The second aim of the study is probably more familiar to you, as it takes the form of making a hypothesis based on previous research. In this case, the hypothesis involves predicting how attitudes toward free speech will differ according to personality. Specifically, you will predict that respondents high in one of the Big 5 personality characteristics will differ in their free speech attitudes from respondents who are low in that personality characteristic. Which of the Big 5 you choose to focus on is up to you, but you should obviously refer to previous research in making your hypothesis or stating your research question. It may be the case that previous research on the personality dimension that you choose to write about does not allow you to make a strong one-way hypothesis. There may be mixed evidence, some of which points one way and some of which points in the other way. In this case, it is permissible to have a more open research question rather than a definite unidirectional hypothesis. Nevertheless, your framing of this more open type of research question should still be based on previous research and a recognition of its mixed findings. What is not permissible is an open research question that is not based on previous research (e.g. simply stating that there isn’t much research and so you are just going to explore possible links between your chosen personality dimension and attitudes to free speech). Such a purely exploratory approach does not allow you to demonstrate your ability to formulate a hypothesis/research question on the basis of previous research and so is something that should be avoided in the current report.

The way in which you structure your introduction and exactly how much attention you devote to each of these aims is up to you. We would, however, expect both aims to be given a reasonable amount of attention (i.e. don’t devote 90% of your Introduction to just one of these aims and refer to the other just as an afterthought – both need to be dealt with adequately).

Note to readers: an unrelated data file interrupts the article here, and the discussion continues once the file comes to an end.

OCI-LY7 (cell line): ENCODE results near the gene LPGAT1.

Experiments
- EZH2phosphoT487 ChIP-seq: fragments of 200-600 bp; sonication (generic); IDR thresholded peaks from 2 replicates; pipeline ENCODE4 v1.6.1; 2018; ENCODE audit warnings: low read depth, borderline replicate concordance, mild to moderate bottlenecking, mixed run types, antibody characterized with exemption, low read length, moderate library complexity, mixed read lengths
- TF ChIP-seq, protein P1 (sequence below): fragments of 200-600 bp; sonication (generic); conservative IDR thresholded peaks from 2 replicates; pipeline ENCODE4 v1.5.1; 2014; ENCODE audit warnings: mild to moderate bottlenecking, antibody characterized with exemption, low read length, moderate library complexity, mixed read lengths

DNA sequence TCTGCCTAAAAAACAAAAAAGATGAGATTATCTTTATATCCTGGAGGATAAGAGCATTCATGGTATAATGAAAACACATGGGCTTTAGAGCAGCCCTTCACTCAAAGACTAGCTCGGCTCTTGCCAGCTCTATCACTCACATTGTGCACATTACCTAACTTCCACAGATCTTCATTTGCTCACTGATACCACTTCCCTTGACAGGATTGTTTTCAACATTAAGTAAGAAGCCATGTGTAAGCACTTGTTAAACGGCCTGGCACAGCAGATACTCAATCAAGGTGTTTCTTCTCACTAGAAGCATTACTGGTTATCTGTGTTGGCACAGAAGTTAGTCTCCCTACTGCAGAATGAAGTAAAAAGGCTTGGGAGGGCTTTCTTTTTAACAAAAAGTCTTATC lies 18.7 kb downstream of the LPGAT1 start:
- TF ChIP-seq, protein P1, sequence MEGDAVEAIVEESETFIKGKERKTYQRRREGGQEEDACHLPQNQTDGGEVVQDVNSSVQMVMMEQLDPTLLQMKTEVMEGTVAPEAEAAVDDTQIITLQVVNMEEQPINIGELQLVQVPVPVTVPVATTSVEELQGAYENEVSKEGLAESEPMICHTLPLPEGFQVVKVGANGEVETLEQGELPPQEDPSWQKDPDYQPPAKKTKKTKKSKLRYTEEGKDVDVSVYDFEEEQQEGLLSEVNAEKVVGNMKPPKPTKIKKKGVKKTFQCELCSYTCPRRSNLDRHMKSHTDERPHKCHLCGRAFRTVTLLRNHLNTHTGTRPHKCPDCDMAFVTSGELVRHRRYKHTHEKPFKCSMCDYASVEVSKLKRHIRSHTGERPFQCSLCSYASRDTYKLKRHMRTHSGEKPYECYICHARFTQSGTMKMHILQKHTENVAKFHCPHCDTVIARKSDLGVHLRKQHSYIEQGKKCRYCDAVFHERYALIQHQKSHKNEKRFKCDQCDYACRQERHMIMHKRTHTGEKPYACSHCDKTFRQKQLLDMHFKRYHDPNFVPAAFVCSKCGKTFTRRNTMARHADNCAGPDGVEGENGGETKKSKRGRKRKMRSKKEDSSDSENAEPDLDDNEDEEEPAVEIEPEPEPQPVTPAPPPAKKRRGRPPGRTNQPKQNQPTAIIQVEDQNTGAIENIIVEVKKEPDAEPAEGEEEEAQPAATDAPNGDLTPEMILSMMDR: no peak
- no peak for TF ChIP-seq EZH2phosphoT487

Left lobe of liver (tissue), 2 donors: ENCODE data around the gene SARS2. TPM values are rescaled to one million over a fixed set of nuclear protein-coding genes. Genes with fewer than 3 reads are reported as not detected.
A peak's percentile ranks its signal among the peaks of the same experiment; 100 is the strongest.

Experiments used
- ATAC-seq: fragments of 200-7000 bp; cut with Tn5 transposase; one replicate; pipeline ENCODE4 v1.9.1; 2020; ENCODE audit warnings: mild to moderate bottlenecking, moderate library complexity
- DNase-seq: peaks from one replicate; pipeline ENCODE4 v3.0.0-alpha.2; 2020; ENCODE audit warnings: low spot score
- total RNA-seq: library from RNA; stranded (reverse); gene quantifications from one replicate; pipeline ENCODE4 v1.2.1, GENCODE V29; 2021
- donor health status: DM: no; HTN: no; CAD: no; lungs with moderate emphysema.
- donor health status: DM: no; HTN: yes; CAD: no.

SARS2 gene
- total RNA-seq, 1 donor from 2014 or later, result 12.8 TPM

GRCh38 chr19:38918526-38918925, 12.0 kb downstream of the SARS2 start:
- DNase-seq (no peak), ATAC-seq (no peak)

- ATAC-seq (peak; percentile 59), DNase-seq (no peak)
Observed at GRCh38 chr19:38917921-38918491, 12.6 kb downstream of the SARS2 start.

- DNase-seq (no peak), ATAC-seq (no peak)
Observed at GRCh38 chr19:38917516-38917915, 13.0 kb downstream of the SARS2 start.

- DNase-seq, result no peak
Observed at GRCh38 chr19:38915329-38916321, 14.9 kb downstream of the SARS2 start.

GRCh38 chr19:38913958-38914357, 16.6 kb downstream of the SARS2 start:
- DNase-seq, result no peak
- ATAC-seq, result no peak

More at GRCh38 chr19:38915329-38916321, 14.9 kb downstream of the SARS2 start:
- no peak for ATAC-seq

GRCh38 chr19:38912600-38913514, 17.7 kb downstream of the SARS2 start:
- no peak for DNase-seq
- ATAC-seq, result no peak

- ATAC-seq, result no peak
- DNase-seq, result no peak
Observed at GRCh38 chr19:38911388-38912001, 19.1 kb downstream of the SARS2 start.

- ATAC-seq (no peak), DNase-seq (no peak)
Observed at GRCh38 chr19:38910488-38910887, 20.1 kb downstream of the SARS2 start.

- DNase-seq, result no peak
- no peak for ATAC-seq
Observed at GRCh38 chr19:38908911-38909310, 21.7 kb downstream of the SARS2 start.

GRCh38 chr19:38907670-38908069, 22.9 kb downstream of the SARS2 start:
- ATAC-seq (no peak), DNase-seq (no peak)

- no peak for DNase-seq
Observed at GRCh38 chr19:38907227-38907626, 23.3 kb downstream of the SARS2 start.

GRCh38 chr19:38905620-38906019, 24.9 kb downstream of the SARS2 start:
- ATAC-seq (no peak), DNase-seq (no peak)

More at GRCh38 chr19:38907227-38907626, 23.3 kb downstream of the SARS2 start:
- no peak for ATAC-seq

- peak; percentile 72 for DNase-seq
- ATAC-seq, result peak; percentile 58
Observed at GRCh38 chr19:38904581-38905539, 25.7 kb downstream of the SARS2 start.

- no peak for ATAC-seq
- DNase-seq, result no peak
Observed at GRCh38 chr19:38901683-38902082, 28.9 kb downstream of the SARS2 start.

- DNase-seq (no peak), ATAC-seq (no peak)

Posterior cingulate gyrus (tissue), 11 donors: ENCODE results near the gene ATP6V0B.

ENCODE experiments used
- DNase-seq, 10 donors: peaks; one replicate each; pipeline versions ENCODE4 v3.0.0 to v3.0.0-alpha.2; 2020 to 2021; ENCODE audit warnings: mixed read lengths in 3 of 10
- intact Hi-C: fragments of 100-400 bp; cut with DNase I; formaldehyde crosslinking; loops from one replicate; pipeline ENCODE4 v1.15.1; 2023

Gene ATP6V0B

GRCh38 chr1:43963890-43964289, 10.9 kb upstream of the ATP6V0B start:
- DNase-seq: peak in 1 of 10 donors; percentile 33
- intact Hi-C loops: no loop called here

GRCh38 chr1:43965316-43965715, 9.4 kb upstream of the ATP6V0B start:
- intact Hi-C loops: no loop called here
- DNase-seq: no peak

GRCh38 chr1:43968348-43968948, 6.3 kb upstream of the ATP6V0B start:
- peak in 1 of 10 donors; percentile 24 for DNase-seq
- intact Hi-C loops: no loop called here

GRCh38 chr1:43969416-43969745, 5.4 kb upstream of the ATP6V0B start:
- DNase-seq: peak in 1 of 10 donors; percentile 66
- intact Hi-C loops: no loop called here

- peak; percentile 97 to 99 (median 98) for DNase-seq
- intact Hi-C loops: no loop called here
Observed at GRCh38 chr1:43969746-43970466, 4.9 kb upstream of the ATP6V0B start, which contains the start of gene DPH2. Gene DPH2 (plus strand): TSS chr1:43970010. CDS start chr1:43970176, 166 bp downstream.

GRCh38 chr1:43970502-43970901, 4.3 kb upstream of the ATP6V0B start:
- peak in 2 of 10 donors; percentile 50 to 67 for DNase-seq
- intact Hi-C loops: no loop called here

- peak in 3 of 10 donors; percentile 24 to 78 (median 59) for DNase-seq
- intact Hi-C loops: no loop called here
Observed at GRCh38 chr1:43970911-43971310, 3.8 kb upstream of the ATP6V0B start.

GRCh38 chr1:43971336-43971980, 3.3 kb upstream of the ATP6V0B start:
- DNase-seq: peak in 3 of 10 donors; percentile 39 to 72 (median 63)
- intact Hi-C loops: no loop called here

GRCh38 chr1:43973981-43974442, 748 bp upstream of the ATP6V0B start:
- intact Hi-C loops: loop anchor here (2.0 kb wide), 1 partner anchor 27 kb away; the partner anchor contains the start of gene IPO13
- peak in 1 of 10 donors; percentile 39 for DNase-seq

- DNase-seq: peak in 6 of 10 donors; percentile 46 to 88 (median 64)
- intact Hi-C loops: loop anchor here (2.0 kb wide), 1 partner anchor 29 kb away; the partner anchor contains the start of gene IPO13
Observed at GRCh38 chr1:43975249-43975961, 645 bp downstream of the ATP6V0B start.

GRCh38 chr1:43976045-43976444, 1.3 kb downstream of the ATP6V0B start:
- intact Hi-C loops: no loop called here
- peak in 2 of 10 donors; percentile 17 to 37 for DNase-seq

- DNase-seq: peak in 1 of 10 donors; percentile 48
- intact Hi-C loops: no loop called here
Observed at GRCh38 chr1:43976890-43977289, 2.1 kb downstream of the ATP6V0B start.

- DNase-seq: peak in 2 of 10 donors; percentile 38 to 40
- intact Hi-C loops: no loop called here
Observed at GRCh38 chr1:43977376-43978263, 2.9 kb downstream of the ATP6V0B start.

As mentioned above, in connection with Aim 1, the Method section of this sort of report might differ somewhat from that of the ‘classic’ format of an experimental psychology report in that it will include a section on Scale Development. You should also have sections on Participants, Design, and Procedure. The Design sub-section will deal exclusively with Aim 2 (Personality and attitudes to free speech) and the allocation of respondents to different groups depending on whether they score high or low on the personality dimension under investigation. As to Aim 1 (Questionnaire development), the normal Design terms (repeated measures, independent groups etc) do not apply to this aspect of the study because it does not involve the comparison of different groups or experimental conditions.

The investigation of Aim 1 used a survey design and the investigation of Aim 2 involved and independent groups design in which respondents were allocated to one of two groups (high and low) depending on their score on the personality dimension under investigation.

Other relevant information for this section:

The short personality questionnaire used is the Big Five Inventory-10 (BFI-10) (Rammstedt & John, 2007).

Ethical information: As this practical took the form of a classroom exercise designed to familiarise you with some of the aspects of questionnaire development, it did not require Research Ethics approval (as it does not constitute true research) and so there is no Ethics Committee number to quote. Nevertheless, the practical was consistent with British Psychological Society ethical guidelines. You should therefore state that the work followed BPS guidelines and that respondents were informed that they did not have to complete any part of a questionnaire that that they did not want to and that this would have no bearing on their successful completion of the practical module. This information was presented at the start of each questionnaire.


The analyses that we would expect you to do are as follows:

1. Test of internal questionnaire reliability using Cronbach’s alpha and the subsequent identification of items that might be considered for removal in a future, more refined version of the questionnaire.